Nike is suing StockX,
Allegations that sales of NFT
Infringe its trademarks
Nike sued the StockX platform for trademark infringement because the platform minted, marketed and sold non-fungible tokens (NFTs) using Nike trademarks.
As The Verge reported,
StockX is a retailer of streetwear, bags, and sneakers, among other things. Unlike some market places, it is also an intermediary who collects the objects and verifies their authenticity. StockX built on this system in January by launching NFTs tied to physical assets. The announcement promises that these “Vault NFTs” can be exchanged for physical items, but also instantly exchanged as digital goods.
As The edge remarks, Nike shoes are very popular on StockX. In fact, the site boasts that Nike products generate more sales on its e-commerce platform than any other brand.
NFT Vaults are sold with the name and image of corresponding products, such as Nike shoes.
As The edge Explain,
The case hinges on whether StockX’s NFTs are an extension of its normal resale process (like a digital receipt of ownership) or are products in their own right, with potentially significant implications for NFTs in general.
As we explained in a previous blog (quoting the New York Times),
An NFT is an asset verified using blockchain technology, in which a network of computers records transactions and gives buyers proof of authenticity and ownership. The current boom mainly concerns digital assets, including images, GIFs, songs or videos. More importantly, NFTs make digital artworks unique, and therefore salable.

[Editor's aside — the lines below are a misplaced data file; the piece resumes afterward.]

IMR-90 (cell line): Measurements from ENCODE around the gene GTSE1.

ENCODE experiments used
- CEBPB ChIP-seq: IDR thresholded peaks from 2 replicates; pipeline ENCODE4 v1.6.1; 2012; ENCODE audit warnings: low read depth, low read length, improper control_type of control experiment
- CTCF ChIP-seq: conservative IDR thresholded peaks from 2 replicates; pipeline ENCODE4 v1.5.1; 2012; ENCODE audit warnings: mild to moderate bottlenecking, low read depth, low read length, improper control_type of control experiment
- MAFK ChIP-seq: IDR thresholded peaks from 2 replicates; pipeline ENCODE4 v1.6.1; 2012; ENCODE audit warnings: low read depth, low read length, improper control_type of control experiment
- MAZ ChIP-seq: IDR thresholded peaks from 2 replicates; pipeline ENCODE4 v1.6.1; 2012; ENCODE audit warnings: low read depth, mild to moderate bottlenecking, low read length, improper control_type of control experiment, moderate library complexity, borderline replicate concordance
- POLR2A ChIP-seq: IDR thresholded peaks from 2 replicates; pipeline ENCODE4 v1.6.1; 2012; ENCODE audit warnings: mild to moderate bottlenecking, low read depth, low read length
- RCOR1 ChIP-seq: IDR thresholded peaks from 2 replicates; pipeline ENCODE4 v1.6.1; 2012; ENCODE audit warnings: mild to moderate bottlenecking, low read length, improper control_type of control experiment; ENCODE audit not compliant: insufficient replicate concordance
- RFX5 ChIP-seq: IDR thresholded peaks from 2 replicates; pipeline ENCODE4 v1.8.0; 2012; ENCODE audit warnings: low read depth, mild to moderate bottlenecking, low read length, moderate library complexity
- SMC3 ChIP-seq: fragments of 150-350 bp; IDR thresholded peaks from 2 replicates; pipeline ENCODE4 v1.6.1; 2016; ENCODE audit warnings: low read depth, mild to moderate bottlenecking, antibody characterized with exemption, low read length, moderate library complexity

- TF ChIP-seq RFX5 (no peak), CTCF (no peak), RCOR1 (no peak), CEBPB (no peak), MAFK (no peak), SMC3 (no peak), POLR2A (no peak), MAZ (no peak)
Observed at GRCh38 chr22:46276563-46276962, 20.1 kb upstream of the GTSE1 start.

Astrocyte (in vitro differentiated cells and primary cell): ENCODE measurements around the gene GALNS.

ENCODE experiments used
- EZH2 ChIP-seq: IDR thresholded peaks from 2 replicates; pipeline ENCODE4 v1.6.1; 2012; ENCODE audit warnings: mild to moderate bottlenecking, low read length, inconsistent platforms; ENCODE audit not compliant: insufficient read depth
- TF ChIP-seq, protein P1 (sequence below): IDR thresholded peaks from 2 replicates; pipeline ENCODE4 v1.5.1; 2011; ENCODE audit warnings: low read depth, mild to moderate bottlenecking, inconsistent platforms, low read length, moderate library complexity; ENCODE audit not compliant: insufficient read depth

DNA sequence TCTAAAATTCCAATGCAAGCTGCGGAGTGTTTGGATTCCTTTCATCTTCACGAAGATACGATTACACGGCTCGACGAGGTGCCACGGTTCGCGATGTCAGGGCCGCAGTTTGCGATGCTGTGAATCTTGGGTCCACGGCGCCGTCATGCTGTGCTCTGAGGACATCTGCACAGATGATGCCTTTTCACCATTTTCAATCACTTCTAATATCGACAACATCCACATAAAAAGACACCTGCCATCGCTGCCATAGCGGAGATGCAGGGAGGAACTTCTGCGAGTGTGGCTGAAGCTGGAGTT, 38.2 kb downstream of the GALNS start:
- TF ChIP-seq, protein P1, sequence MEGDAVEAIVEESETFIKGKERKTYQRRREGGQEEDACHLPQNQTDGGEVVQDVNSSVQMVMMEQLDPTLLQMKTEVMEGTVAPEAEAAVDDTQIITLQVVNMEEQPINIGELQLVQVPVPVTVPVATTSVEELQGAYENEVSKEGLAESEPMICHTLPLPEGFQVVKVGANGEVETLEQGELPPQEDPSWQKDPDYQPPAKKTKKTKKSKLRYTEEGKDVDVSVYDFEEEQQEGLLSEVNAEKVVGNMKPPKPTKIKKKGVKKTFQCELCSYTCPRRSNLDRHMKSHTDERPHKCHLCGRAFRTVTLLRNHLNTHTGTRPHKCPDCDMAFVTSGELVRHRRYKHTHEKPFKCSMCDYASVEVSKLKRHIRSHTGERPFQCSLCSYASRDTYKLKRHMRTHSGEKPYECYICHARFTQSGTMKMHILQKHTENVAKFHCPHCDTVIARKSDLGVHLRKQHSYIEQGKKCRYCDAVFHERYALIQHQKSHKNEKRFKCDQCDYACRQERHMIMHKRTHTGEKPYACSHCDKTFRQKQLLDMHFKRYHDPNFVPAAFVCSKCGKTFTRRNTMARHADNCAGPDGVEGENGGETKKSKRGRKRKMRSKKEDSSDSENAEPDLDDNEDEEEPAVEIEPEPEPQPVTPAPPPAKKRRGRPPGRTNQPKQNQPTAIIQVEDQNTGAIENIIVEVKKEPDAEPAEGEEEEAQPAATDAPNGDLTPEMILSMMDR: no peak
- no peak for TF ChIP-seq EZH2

An NFT itself is not generally considered a form of intellectual property (IP). It is more like a receipt for a unique digital asset held in a blockchain-based vault.
As Nike’s complaint describes them,
Non-fungible tokens or “NFTs” have quickly become ubiquitous in their use by brand owners seeking to enter the nascent market for virtual or digital products connected to a token on the blockchain. NFTs are generally understood as blockchain-based virtual goods that can be collected, sold, and traded on the market. They are an exciting way for brands to interact with their consumers in and out of the ‘metaverse’, and various business applications of NFTs have emerged over the past couple of years. Much more than a passing trend, NFTs are part of the future of commerce.
However, according to Nike,
Unfortunately, new product offerings, burgeoning technologies and gold rush markets tend to create opportunities for third parties to capitalize on the goodwill of reputable brands and create confusion in the marketplace. . NFTs are, unsurprisingly, no exception to the rule, and this new frontier has quickly become a virtual playground allowing infringers to usurp the customer base of some of the world’s most famous brands and use those brands without permission to market their virtual products and generate ill-gotten profits.
According to Nike,
without Nike’s permission or approval, StockX “mints” NFTs that prominently use Nike’s trademarks, markets those NFTs using Nike’s goodwill, and sells those NFTs at heavily inflated prices at unsuspecting consumers who believe or are likely to believe that these “digital investable assets” (as StockX calls them) are in fact authorized by Nike when they are not.
StockX even advertises that its Nike-branded NFT Vaults are “100% genuine” – whatever that means in this context.
Nike itself has filed trademark applications for use in connection with “[d]downloadable virtual goods, namely, computer programs featuring shoes” (i.e. digital sneaker NFTs) and “[r]retail store services featuring virtual goods, namely shoes” (i.e. an NFT digital sneaker trading platform).
If the case makes it to a judge – rather than settling – it will be interesting to see how the court decides on this matter.
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